International law should provide protection and guarantees against atrocities, no matter who commits them. It should help communities with collective memories of atrocities – on any side of a conflict – to regain trust in global institutions. The current thinking among some in our community that justifies and even celebrates the events of October 7th, and that fails to distinguish between Palestinian civilians and Hamas militants, or even legitimizes the latter, does not contribute to creating such trust.
To be clear, I am not arguing that the international law community should refrain from criticizing Israel in the current conflict. Nor does recognizing the humanity of the Israelis subject to Hamas’ atrocities prevent deep compassion for the many thousands of civilians who have been killed in Gaza, and those who suffer from other impacts of the war. It simply suggests that it is necessary to take seriously the lives of all people that live in our region, as human beings rather than as theoretical constructs, and treat all parties as though they have moral agency and responsibility for their actions (including their actions after October 7). And it must allow for a feasible means for a State to defend its civilian population in the face of unimaginable atrocities.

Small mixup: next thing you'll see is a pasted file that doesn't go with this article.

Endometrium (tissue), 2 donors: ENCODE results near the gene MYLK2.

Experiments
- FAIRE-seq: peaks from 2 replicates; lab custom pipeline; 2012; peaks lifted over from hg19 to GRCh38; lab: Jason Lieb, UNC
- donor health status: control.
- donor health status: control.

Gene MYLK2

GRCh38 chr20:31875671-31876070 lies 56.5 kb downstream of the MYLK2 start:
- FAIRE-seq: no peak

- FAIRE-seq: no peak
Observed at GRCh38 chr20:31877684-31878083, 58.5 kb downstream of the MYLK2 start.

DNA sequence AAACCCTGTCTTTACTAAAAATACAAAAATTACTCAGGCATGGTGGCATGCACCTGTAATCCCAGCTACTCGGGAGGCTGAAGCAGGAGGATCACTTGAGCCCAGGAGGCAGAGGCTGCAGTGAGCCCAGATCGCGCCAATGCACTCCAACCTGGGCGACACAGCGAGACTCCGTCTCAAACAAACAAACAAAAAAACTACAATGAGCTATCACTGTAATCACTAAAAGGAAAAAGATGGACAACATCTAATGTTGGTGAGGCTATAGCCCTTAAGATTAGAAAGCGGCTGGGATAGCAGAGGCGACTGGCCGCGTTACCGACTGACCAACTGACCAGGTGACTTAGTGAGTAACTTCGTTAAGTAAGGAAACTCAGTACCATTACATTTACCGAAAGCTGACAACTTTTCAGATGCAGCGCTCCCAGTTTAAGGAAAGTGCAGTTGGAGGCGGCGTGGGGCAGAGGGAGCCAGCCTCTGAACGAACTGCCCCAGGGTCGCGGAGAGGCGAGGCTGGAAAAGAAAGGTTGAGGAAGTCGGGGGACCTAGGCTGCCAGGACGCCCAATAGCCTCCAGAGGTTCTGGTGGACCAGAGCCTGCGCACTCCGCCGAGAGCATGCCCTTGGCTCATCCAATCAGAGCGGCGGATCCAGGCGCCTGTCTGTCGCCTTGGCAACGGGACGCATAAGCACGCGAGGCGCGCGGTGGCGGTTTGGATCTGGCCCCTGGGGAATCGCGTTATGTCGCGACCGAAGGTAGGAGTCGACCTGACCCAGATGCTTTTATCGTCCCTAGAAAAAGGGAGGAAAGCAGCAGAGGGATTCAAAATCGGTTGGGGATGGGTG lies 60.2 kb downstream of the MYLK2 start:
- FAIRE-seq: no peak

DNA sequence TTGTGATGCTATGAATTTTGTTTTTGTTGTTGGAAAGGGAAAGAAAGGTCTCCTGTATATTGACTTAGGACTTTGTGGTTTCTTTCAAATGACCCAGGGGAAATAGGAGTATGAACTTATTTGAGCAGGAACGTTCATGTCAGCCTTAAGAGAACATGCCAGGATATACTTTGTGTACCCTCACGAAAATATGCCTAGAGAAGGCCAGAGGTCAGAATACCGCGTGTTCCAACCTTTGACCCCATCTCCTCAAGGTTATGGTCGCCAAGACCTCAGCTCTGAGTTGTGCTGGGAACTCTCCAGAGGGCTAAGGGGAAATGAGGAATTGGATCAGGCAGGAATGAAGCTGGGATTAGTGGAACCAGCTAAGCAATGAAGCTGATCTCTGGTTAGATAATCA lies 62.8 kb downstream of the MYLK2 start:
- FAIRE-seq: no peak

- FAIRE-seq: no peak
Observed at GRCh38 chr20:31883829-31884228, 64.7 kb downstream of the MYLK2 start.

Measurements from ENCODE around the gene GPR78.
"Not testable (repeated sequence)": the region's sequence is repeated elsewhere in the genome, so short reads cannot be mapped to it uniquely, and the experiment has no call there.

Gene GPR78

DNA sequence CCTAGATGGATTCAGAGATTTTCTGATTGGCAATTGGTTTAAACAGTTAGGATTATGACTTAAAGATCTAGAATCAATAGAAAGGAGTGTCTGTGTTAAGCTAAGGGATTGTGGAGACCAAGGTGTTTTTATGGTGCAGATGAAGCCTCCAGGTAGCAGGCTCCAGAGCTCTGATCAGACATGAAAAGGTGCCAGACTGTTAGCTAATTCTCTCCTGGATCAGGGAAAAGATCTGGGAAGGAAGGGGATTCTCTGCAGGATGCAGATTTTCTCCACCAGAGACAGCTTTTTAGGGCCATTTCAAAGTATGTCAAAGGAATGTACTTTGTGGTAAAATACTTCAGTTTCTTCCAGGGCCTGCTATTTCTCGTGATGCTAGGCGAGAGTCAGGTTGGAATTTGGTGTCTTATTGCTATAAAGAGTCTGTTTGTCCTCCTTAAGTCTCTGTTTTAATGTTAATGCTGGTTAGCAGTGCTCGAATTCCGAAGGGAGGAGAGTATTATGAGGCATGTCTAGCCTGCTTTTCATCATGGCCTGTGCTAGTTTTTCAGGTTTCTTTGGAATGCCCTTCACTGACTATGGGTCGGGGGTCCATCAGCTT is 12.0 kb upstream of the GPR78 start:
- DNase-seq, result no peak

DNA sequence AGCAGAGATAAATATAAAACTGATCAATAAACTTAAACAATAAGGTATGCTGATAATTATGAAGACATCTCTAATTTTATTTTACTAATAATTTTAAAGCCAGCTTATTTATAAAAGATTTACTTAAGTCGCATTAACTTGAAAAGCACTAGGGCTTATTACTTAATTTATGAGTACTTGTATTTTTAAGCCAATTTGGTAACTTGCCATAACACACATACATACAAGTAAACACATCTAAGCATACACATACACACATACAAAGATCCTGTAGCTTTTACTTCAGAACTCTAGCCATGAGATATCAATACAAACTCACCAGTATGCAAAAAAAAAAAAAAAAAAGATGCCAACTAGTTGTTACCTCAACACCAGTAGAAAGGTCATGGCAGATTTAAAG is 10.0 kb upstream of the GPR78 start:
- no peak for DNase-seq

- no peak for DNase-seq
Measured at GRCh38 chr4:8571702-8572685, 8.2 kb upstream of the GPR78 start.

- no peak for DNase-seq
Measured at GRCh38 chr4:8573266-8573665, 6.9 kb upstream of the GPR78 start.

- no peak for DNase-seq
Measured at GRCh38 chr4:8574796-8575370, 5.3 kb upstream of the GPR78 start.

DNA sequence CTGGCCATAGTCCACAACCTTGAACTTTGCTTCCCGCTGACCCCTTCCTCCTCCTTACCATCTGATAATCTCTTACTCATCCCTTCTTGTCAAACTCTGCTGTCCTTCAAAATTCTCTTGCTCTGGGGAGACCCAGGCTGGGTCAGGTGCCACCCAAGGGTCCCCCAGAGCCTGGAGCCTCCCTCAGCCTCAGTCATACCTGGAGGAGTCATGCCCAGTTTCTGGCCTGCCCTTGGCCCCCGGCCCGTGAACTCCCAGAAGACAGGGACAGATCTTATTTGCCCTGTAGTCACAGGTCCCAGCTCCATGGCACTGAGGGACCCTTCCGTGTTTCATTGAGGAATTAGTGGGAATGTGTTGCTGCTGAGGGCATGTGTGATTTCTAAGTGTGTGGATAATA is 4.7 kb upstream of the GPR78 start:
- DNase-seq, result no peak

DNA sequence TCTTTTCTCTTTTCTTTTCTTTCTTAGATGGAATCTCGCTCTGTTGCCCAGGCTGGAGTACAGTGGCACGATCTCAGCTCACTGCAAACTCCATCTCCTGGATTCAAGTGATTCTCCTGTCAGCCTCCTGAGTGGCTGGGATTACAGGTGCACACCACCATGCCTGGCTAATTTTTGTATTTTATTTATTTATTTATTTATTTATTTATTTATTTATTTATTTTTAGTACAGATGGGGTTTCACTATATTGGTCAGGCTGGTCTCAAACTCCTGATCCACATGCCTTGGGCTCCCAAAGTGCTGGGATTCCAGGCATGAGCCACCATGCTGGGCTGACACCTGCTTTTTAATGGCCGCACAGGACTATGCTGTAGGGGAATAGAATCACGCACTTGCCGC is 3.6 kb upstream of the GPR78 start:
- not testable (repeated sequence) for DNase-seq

I was approached by many colleagues who find the trend that I describe here concerning. But the vast majority of these people share their thoughts with me and other colleagues in private conversations. They are afraid to express them in public forums. I admit that I am afraid as well. I conclude with a simple call for our community to look at us, to look at me, to really look at me, and allow for nuances and compassion to have a significant place in our horrible world.
* Editor’s note: This essay is not making any reference to an interview with Noura Erakat that occurred before October 7, 2023. The essay instead discusses and quotes only from an addendum published by the author of the interview in which that author, an Opinio Juris Contributor, discussed at length the events of October 7.